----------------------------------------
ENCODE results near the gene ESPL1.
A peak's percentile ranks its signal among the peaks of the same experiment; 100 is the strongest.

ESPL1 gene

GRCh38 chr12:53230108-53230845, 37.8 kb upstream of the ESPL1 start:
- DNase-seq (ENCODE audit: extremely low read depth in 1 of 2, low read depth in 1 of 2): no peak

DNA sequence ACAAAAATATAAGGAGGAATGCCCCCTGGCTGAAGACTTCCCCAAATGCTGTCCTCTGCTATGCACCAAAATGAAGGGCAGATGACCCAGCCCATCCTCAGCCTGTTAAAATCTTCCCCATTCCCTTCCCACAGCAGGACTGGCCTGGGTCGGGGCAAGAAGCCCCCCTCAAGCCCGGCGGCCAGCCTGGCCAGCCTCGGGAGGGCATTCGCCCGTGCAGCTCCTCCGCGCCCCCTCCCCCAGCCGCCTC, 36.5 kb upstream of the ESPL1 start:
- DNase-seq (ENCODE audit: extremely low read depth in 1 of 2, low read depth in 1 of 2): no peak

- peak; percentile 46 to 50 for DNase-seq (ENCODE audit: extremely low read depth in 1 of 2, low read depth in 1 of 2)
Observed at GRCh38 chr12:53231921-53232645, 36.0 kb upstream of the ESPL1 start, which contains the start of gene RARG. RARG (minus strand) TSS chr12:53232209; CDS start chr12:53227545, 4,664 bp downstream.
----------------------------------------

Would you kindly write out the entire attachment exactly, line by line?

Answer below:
ENCODE results near the gene ESPL1.
A peak's percentile ranks its signal among the peaks of the same experiment; 100 is the strongest.

ESPL1 gene

GRCh38 chr12:53230108-53230845, 37.8 kb upstream of the ESPL1 start:
- DNase-seq (ENCODE audit: extremely low read depth in 1 of 2, low read depth in 1 of 2): no peak

DNA sequence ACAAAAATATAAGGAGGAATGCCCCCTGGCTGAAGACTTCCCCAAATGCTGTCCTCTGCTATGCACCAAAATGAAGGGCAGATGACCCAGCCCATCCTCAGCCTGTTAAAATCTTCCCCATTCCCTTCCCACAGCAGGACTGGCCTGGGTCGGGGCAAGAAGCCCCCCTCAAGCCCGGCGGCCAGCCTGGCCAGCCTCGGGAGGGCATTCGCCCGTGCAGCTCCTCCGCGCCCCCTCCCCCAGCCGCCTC, 36.5 kb upstream of the ESPL1 start:
- DNase-seq (ENCODE audit: extremely low read depth in 1 of 2, low read depth in 1 of 2): no peak

- peak; percentile 46 to 50 for DNase-seq (ENCODE audit: extremely low read depth in 1 of 2, low read depth in 1 of 2)
Observed at GRCh38 chr12:53231921-53232645, 36.0 kb upstream of the ESPL1 start, which contains the start of gene RARG. RARG (minus strand) TSS chr12:53232209; CDS start chr12:53227545, 4,664 bp downstream.